What does a plumber do?

Plumbers install and repair pipes that supply water and gas to, as well as carry waste away from, homes and businesses.

Plumber career snapshot

Median pay

$59,880 ($28.79/hr)

Required degrees

None

10-year job growth

5% (Average)

What is a plumber?

A plumber is responsible for installing, maintaining, troubleshooting, and repairing plumbing systems. Plumbing systems include, but are not limited to plumbing fixtures, potable water, sewer, gas, and HVAC condensate.

What do plumbers do?

The main job responsibilities of a plumber include:

  • Prepare cost estimates
  • Read blueprints
  • Understand local, state, and national building codes
  • Install plumbing fixtures and associated piping
  • Inspect and test plumbing systems
  • Troubleshoot plumbing systems
  • Maintain and repair plumbing systems

Types of plumbing jobs

Within the Plumbing industry, there are several types of plumbers, each slightly different in terms of workplace and daily responsibilities. 

Commercial plumbers

Commercial plumbers work primarily with large public systems and are responsible for the systems in commercial buildings. This includes settings like schools, hospitals, shopping centers, and systems connected to large industrial equipment. A notable difference between a commercial and residential plumber is that the commercial plumber will often work with a higher number of pipes and outlets within one system. In addition to that, they may encounter more than two floors as well within a system.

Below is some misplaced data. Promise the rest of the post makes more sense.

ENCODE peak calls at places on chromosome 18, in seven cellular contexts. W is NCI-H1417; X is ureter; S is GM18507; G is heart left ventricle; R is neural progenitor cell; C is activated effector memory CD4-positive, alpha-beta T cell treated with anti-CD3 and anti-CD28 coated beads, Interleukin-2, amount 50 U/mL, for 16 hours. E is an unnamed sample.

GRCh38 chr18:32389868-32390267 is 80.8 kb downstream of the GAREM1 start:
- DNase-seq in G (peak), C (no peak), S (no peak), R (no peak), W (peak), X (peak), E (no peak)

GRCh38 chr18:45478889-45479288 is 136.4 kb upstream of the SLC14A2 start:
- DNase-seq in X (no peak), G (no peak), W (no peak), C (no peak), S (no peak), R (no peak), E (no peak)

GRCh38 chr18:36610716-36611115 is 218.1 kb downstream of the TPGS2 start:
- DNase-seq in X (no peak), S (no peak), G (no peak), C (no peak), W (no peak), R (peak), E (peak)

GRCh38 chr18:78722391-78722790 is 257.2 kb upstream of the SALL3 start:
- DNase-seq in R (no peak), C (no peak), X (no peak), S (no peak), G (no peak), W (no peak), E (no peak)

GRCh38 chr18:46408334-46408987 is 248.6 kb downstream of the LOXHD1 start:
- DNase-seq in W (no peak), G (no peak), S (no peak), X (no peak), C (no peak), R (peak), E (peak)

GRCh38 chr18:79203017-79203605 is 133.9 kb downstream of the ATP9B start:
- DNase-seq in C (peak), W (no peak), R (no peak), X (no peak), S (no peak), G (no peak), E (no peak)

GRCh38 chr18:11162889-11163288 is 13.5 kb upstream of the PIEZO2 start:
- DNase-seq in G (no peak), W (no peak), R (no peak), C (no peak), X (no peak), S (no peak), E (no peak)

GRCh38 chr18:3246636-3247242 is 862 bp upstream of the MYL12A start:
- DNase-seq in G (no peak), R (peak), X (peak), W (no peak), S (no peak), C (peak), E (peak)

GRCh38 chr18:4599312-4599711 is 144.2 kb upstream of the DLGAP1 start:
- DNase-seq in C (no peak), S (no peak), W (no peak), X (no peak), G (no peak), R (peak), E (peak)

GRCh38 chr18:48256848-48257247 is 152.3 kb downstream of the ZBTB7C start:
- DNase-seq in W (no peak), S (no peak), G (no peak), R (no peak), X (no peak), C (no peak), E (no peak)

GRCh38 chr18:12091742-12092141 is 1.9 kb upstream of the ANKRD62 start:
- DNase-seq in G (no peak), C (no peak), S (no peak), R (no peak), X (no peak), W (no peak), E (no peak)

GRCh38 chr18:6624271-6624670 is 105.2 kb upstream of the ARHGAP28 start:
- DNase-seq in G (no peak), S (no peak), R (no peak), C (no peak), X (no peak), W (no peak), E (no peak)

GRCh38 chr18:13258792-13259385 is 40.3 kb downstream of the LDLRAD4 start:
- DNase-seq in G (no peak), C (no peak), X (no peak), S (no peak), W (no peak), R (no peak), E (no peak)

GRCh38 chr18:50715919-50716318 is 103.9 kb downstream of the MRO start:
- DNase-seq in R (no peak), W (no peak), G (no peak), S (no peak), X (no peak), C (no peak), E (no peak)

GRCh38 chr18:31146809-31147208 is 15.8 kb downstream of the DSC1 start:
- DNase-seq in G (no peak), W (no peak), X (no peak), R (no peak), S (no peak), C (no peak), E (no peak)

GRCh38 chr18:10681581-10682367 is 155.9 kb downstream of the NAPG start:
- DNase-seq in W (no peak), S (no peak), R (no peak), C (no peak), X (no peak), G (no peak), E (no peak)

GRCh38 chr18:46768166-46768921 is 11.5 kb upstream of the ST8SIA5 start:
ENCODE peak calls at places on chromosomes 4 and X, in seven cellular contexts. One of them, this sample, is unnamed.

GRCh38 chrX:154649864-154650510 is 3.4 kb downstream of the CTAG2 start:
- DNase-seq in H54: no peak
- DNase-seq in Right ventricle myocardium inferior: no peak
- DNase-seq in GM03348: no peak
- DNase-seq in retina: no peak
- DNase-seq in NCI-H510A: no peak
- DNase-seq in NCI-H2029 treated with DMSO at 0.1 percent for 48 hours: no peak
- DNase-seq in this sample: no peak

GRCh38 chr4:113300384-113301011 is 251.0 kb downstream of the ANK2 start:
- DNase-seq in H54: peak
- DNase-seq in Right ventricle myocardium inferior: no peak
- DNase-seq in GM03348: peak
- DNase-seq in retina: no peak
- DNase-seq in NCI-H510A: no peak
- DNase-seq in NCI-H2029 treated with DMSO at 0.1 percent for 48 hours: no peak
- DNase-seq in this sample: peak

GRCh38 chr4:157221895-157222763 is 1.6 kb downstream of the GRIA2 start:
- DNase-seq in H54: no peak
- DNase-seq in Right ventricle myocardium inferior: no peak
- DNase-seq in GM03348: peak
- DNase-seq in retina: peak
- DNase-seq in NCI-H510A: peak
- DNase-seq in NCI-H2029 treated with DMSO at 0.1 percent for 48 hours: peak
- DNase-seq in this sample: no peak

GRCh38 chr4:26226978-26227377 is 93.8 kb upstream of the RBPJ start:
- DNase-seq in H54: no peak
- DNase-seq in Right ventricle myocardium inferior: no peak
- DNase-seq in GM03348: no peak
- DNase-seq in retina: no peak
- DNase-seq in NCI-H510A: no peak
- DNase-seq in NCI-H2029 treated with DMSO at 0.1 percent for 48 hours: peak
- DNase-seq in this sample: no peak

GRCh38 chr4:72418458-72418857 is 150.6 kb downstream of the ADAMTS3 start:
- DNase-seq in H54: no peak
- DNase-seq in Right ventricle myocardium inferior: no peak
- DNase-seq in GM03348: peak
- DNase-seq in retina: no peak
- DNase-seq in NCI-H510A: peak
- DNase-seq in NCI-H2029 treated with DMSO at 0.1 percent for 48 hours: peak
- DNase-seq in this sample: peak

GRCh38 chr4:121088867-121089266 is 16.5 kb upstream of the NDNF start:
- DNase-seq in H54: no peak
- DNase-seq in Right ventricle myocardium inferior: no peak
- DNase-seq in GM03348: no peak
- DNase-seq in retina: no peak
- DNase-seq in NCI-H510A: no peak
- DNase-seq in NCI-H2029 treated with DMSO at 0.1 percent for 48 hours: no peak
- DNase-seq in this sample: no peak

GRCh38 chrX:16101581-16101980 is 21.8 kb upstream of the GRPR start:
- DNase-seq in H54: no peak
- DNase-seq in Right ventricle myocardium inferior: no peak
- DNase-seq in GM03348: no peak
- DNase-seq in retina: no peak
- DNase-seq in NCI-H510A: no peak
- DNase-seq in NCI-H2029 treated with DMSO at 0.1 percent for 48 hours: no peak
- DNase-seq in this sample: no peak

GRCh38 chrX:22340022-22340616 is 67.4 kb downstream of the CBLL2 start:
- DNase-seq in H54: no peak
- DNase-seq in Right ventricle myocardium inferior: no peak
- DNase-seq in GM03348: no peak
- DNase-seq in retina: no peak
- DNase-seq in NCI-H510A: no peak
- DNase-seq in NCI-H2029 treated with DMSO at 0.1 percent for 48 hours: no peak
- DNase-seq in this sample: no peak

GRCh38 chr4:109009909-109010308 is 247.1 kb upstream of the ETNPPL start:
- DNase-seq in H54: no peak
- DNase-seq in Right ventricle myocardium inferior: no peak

Within the commercial space, the plumbing can get more involved than fixing a faucet or leaky pipe. As a Commercial Plumber you may work with extensive waste removal systems and water systems are common for large businesses. This includes working with connections into local water main and sewage systems. 

Residential plumbers

Residential plumbers are those who work primarily on residential buildings, both existing and new construction. 

These roles are essential when it comes to personal water and sewage systems. Common tasks include troubleshooting and diagnosing issues with plumbing mechanisms within a residential home. That can be anything from water pipes to bathroom systems. Homeownership often requests regular yearly maintenance and preemptive maintenance, keeping the residential plumber working year round. 

Service and repair plumbers

Service and repair plumbers are a bit more specialized than the previous descriptions. If you are a Service and Repair Plumber, it is you who is called when a business or home owner is reporting an issue. Service and Repair Plumbers have technical training and experience working with systems commonly found in businesses and homes and excel in diagnosing and problem solving on the individual job site. In this role you must be personable, as you’ll work directly with the client, which other plumbers do not do quite as often. 

Plumbers vs fitters